with bean varieties and breeding lines is to provide
growers with independent, objective information
on the performance of different varieties in the
winter and early spring in the Homestead area.

South Florida's unique soils and climatic
conditions, and extreme pest pressure are real
challenges for varieties developed elsewhere.
Twenty-four people attended the field
day, including growers and industry
representatives from fertilizer, seed and irrigation

(Lamberts, Vegetarian 98-04)


A. TPM Definition

Harold Coble (N.C. State) and the USDA
IPM Committee have drafted a "definition" for
IPM. This document may have great impacts on
areas of IPM programming, especially in the
measurement issue and the 75% goal.
Read the following and get your reactions
to me or to Harold at :

Determining the Practice of IPM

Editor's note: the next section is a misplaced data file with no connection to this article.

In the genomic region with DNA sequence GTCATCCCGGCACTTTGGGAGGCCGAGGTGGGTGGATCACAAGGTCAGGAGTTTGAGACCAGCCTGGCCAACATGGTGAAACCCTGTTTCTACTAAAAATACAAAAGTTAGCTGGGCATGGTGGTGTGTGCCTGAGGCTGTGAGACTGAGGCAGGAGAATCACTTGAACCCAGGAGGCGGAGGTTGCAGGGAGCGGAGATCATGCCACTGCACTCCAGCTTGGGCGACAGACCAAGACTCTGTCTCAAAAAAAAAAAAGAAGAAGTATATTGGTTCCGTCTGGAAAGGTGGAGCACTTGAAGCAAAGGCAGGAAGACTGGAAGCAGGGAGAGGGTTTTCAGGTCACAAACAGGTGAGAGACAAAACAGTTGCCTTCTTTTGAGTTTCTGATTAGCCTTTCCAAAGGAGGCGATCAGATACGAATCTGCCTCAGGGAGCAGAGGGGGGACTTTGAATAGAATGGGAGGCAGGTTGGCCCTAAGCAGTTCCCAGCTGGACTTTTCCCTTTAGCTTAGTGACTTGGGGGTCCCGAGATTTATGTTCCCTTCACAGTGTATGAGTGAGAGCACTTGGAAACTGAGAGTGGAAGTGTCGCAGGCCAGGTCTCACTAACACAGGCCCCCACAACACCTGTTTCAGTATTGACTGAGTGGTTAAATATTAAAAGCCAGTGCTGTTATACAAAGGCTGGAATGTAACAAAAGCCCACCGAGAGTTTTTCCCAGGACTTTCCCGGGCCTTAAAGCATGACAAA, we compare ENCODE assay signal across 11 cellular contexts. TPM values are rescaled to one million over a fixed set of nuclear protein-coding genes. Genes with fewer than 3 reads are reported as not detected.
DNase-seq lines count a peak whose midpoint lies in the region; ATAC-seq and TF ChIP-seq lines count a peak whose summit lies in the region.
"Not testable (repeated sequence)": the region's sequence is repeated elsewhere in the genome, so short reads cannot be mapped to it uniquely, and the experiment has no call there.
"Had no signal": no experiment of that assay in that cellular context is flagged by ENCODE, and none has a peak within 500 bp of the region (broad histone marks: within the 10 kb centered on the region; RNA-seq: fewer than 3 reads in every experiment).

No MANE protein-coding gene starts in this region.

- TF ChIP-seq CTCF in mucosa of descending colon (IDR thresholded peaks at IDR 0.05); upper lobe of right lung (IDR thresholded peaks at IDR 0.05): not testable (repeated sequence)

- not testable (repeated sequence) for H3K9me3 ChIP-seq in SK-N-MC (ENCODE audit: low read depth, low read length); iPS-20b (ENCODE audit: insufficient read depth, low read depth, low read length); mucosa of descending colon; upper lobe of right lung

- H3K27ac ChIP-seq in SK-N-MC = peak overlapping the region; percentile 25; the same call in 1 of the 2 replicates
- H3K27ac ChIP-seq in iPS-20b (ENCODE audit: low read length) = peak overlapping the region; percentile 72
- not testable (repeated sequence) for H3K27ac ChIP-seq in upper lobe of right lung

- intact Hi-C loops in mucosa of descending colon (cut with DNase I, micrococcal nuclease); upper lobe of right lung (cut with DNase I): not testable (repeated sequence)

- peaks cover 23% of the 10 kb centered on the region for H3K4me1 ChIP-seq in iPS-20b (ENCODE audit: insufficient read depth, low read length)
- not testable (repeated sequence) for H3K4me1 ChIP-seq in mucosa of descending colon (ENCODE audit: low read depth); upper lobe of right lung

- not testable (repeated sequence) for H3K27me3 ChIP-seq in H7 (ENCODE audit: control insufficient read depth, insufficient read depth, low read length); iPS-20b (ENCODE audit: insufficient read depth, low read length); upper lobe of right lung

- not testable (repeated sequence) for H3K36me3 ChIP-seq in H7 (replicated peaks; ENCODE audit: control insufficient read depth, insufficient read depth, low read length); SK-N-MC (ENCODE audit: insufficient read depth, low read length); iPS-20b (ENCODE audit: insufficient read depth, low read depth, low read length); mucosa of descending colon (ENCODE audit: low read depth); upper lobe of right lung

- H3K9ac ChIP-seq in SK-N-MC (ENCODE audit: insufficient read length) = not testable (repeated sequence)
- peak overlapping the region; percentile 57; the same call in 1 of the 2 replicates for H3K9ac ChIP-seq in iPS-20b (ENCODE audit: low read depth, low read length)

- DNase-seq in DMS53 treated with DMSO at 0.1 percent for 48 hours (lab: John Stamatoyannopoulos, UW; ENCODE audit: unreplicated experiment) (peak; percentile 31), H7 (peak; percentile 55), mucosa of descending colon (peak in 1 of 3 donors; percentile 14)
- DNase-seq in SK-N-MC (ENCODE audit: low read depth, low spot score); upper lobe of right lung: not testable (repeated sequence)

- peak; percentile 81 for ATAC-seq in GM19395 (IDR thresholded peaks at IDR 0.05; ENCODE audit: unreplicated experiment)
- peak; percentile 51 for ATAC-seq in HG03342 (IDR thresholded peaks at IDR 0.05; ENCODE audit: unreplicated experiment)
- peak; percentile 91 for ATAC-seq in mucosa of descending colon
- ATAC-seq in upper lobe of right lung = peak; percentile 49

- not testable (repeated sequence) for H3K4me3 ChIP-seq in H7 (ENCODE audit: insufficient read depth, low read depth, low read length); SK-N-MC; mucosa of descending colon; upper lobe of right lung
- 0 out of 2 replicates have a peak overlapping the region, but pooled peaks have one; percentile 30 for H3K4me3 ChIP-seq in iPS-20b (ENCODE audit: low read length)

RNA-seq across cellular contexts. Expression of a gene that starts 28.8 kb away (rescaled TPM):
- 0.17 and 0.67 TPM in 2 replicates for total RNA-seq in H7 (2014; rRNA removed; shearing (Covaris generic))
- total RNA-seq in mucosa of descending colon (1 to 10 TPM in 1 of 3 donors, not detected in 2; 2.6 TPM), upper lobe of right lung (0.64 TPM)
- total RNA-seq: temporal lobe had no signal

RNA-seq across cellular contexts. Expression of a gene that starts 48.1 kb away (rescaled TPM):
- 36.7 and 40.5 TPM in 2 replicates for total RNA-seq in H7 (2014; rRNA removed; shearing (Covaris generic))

A key in the determination ofwhether the
Administration goal of 75% of US cropland acres
under IPM by the year 2000 has been reached is
some rational definition of what growers must do
in order to qualify as IPM practitioners. Adoption
of IPM systems normally occurs along a
continuum from largely reliant on prophylactic
control measures and pesticides to multiple-
strategy biologically intensive approaches. IPM
is site-specific in nature, but certain general
criteria must be met at each site for control
methods to qualify as IPM practices. At a
minimum, each site should have in place a
management strategy which includes Prevention,
Avoidance, Detection, and Suppression of pest
populations (the PADS approach). Adoption of
the PADS approach will help reduce reliance on
broad-spectrum, highly toxic materials. While
pesticides should be applied as a last resort in
suppression systems, some use will remain
necessary. The more biologically intensive the